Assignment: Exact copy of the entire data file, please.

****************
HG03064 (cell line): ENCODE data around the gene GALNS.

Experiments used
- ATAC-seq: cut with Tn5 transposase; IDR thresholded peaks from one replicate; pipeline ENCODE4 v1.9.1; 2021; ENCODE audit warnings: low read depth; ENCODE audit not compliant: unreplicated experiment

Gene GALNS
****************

HG03064 (cell line): ENCODE data around the gene GALNS.

Experiments used
- ATAC-seq: cut with Tn5 transposase; IDR thresholded peaks from one replicate; pipeline ENCODE4 v1.9.1; 2021; ENCODE audit warnings: low read depth; ENCODE audit not compliant: unreplicated experiment

Gene GALNS